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Value Engineering Summit: A look at the horizon with Autodesk

Middle East Consultant speaks to Autodesk’s Suhail Arfath about the adoption of technology by the regional construction industry

Middle East Consultant speaks to Autodesk’s Suhail Arfath about the adoption of technology by the regional construction industry

Middle East Consultant speaks to Autodesk’s Suhail Arfath about the adoption of technology by the regional construction industry and the benefits current and future solutions can bring to the table for project stakeholders.

The construction industry is notoriously resistant when it comes to investing and integrating technology into workflows. Are attitudes across GCC countries changing now or is there still hesitation from the industry? What’s driving this in your opinion?

I believe the Middle East has been habitually open to explore new technologies but the tight project deadlines have always defied the faster adoption. However, now the world has changed, and new norms and challenges are at the play; stakeholders of the industry understand that innovation and technology are crucial to survive and win, driving the complete behavioral and approach change from the board room to the site trailer.

What are the stumbling blocks for consultants/contractors when it comes to investing into new software/technology? How can this be overcome?

Often the reason for companies to delay investing and adopting the new technologies has been the fear of change and the organisation’s agility and readiness for change. Organisations that are leading the industry always have their eyes on long term horizons and are the ones who invest in technology before they become a norm for the rest. Change is an integral part of the organisation’s mindset.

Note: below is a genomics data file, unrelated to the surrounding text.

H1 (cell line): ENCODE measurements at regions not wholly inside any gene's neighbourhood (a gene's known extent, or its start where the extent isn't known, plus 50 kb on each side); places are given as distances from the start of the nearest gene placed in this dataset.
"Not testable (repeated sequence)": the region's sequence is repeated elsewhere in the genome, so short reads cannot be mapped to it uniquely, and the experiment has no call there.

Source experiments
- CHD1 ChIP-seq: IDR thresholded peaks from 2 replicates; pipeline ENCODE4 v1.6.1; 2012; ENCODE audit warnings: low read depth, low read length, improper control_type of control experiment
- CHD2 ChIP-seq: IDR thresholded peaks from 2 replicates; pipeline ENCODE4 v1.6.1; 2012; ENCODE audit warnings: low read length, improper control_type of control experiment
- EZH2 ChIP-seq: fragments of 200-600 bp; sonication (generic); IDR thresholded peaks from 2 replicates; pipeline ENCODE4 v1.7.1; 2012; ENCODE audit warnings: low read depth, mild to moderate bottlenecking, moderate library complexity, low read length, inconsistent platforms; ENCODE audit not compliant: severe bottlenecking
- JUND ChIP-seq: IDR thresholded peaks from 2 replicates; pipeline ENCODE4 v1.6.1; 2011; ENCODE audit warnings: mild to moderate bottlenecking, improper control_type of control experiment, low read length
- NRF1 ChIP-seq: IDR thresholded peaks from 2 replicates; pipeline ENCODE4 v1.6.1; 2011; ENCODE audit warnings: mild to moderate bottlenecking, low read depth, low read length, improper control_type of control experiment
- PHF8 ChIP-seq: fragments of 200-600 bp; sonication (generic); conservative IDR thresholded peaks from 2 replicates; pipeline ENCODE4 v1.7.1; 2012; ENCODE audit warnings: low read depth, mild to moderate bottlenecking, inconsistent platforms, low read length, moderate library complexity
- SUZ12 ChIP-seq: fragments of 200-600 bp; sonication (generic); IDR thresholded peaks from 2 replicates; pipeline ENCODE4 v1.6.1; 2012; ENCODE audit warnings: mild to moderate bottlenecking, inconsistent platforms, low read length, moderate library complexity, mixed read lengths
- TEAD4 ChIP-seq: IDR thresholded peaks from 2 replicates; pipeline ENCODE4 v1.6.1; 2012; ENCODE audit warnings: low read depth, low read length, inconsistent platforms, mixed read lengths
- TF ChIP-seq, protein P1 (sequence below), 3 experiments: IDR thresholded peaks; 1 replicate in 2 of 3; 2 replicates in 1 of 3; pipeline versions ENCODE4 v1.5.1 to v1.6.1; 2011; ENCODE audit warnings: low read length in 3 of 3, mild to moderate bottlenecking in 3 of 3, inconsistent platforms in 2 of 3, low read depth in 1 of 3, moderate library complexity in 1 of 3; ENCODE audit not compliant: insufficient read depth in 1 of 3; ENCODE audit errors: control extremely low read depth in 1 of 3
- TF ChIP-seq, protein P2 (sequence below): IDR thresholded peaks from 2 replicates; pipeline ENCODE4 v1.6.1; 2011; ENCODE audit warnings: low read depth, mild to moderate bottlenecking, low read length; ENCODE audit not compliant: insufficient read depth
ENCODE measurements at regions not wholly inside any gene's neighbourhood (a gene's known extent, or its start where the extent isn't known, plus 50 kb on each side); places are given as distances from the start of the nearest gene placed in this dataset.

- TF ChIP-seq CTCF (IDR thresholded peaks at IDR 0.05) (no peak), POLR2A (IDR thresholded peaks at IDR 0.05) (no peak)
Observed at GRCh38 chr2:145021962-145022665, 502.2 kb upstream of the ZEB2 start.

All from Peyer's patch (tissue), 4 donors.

According to a report by the McKinsey Global Institute in 2017, digital transformation could result in ~15% productivity gains and cost reductions of ~6%. In today’s environment of rapidly changing objectives and constraints, these savings can play a vital role in driving the change in the mindset and helping businesses to be resilient in the future. In a nutshell, investing in technologies to drive automation, collaboration and safety is no longer a matter of choice but a necessity to stay in business and improve their margins.

Due to the impact of COVID-19 on global markets, clients/developers have reduced project budgets, which has had a knock-on effect on the supply chain. Consultants and contractors are now looking for ways to offer extra value, reduce time/costs, while trying to maintain margins. What can BIM and other technology bring to the table in this regard, in terms of the design and delivery process of construction projects?

These are unprecedented times but modern technologies like BIM, reality capture, computational design, industrial construction have come a long way in the past decade. Most of the significant infrastructure projects in the region like Expo 2020 and Dubai Metro have already had BIM as an integral part of the design, construction, and even in several cases handover workflows.